In regard to the subpopulation of patients with diabetes mellitus, we found that these patients had higher PPE. This increased peritoneal loss of proteins in diabetic patients seems to be related to high peritoneal transport of solutes. Previous studies have suggested that this increased permeability of the peritoneal membrane to proteins could be a result of diabetic microvascular lesions in a pattern similar to that observed in glomerular membrane damage.22


A targeted study was conducted with regards to whether the episodes of peritonitis that patients displayed prior to carrying out the study had some connection with episodes during the study, as well as their relationship with hypoalbuminaemia and D/P phosphate, finding that of the 60 patients studied only 12 had had previous episodes of peritonitis and these episodes had occurred more than two months before starting the study. Of these 12 patients, only 3 had one or more episodes of peritonitis during the study follow-up and two of these patients required dialysis modality change to HD due to loss of the cavity. Only 4 patients of the 12 cases with previous episodes of peritonitis had serum albumin below 3.4g/dl and 6 had a high D/P phosphate. We did not identify a significant association between the number of previous episodes of peritonitis and the serum albumin level or D/P phosphate.


There are two main limitations to our study. The first is the limited sample size and the second is the short follow-up time. Another limitation to our study is the type of population studied, since it included only 35% of patients with diabetes, compared with other studies, which have included up to 50%.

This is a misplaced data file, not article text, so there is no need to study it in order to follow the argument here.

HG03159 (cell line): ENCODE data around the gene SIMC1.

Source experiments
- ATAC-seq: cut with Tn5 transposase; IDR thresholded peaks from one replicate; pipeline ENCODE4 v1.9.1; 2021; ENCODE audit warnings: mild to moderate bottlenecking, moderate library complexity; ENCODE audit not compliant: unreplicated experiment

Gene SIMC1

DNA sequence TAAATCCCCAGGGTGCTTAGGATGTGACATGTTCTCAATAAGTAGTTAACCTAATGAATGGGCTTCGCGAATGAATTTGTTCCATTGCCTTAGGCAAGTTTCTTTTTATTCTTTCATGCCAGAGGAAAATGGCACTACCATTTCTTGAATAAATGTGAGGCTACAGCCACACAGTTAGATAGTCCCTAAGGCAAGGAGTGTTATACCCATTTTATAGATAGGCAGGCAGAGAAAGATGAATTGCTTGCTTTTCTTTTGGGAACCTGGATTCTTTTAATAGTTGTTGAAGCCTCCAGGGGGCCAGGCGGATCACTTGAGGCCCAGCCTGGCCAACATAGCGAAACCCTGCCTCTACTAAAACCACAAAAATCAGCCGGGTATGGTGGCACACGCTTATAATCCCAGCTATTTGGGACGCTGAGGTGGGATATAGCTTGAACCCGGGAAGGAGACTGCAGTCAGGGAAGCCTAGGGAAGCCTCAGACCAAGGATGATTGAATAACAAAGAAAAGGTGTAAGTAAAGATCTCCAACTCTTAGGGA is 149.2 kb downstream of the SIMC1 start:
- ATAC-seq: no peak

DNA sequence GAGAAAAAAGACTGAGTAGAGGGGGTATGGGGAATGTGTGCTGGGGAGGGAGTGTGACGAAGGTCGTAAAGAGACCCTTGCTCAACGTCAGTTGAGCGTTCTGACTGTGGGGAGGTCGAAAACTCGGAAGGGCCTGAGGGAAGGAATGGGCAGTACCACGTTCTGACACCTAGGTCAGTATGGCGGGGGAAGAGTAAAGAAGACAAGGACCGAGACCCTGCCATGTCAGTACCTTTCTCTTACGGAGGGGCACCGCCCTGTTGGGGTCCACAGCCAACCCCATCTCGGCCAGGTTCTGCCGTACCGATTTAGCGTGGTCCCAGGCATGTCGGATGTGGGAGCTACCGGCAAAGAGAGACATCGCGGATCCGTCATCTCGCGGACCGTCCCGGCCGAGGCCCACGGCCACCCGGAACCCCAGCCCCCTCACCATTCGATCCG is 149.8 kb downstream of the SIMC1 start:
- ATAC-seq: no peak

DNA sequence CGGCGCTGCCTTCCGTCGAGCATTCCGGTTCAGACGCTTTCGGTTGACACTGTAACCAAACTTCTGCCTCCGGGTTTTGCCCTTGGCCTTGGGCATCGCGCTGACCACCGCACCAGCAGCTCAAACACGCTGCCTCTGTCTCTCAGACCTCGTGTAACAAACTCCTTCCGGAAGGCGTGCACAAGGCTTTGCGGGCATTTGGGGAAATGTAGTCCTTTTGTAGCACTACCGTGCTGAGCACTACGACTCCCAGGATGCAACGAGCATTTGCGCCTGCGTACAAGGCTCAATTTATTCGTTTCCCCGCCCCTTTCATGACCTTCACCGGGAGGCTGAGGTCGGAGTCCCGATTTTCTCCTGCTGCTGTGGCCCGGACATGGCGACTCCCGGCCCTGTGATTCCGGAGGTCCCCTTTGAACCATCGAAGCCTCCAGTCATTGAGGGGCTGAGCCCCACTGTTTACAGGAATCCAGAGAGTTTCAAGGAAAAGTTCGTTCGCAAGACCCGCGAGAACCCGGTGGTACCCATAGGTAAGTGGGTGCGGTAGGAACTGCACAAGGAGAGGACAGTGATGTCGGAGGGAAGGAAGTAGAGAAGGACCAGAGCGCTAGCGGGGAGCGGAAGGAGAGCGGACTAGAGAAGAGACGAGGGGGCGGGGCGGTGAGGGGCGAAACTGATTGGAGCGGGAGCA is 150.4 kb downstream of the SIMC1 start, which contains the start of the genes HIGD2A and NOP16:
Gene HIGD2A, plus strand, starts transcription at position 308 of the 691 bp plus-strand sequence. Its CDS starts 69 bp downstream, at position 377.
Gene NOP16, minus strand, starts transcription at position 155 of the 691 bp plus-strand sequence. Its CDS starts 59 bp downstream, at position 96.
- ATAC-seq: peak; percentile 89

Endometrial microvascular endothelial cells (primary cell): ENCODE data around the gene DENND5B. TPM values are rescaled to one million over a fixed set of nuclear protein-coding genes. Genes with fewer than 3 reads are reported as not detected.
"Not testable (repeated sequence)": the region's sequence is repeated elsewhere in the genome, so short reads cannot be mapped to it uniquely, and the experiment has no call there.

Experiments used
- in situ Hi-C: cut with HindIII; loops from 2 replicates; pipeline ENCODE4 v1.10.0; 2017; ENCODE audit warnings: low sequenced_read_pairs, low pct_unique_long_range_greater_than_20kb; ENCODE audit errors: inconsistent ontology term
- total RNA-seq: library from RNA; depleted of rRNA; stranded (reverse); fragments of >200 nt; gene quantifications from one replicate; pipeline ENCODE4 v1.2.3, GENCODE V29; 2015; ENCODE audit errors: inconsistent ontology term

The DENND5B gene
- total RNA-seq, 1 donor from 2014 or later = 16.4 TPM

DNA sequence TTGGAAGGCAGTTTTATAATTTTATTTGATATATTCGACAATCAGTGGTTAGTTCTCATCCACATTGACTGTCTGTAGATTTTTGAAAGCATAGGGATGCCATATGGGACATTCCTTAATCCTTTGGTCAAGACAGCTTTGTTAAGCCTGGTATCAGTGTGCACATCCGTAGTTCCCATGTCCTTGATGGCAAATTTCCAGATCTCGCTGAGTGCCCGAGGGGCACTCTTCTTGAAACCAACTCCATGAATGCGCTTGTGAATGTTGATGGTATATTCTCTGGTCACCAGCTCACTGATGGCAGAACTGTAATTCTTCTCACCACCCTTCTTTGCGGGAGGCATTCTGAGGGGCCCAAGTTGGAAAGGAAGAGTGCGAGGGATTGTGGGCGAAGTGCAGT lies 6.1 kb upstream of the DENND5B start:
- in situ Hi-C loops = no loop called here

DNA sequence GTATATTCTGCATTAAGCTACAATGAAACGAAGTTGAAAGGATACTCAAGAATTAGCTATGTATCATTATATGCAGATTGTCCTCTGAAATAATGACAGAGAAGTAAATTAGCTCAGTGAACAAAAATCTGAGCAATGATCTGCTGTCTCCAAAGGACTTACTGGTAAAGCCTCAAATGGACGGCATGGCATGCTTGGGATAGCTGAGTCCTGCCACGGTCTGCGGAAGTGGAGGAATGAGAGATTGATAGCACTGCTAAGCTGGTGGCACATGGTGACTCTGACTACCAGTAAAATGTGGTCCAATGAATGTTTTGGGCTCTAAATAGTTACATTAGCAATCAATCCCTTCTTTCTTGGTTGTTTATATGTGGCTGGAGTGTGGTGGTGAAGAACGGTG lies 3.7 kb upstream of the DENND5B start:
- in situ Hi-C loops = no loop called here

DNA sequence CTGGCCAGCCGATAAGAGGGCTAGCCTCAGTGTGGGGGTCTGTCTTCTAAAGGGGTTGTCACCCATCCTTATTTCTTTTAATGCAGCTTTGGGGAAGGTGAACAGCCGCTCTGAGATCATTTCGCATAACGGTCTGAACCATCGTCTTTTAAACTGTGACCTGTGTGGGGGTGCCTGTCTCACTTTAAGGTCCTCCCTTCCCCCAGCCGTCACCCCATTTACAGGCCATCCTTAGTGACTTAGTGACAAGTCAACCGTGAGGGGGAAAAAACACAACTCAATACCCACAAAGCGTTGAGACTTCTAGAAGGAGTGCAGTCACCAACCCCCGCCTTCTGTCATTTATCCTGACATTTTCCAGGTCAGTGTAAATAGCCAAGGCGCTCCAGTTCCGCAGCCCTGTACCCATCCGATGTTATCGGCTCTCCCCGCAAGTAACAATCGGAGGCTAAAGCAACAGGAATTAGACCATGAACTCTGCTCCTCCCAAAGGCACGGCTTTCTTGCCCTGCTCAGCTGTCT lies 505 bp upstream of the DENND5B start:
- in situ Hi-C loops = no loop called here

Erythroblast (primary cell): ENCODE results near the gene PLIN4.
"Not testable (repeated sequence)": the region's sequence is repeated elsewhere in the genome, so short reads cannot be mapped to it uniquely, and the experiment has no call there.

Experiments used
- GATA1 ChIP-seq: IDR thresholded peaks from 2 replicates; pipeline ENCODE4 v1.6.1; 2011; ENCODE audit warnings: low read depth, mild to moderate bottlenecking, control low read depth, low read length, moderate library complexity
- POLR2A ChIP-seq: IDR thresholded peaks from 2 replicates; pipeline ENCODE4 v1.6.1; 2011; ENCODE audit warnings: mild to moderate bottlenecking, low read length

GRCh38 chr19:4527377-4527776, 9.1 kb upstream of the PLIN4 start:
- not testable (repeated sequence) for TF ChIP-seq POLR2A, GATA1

We conclude that the PPE is significantly associated with the number of episodes of peritonitis and with the value of serum albumin. We observed a significant association between the PPE and D/P phosphate and between the latter and serum albumin. D/P phosphate had a better association with the number of peritonitis episodes compared to D/P creatinine.


Conflicts of interest


The authors declare that they have no conflicts of interest related to the contents of this article.


Sponsorship sources


None. Carried out with own funds.

Table 1. Study population: baseline clinical characteristics

Table 2. Baseline clinical and biochemical characteristics of the total group and for peritoneal protein excretion

Table 3. Characteristics of baseline adequacy of the total group and for peritoneal protein excretion

Figure 1. Graph showing correlation between peritoneal protein excretion and the number of peritonitis episodes

Figure 2. Graph showing correlation between D/P and peritoneal protein excretion

Figure 3. Mean graph for peritoneal protein excretion according to the transport category

Figure 4. Correlation between time on dialysis and peritoneal protein excretion

Figure 5. Correlation between total time on dialysis and the number of episodes of peritonitis

Figure 6. Correlation between serum albumin and D/P

Maiorca R, Vonesh E, Cavalli G, De Vecchi A, Giangrande A, La Greca G, et al. A multicenter, selection-adjusted comparison of patient and technique survivals on CAPD and hemodialysis. Perit Dial Int 1991;11:118-27. [Pubmed]
Ates K, Ko?? R, Nergizoglu G, Ert??rk S, Keven K, Sen A, et al. The longitudinal effect of a single peritonitis episode on peritoneal membrane transport in CAPD patients. Perit Dial Int 2000;20:220-6. [Pubmed]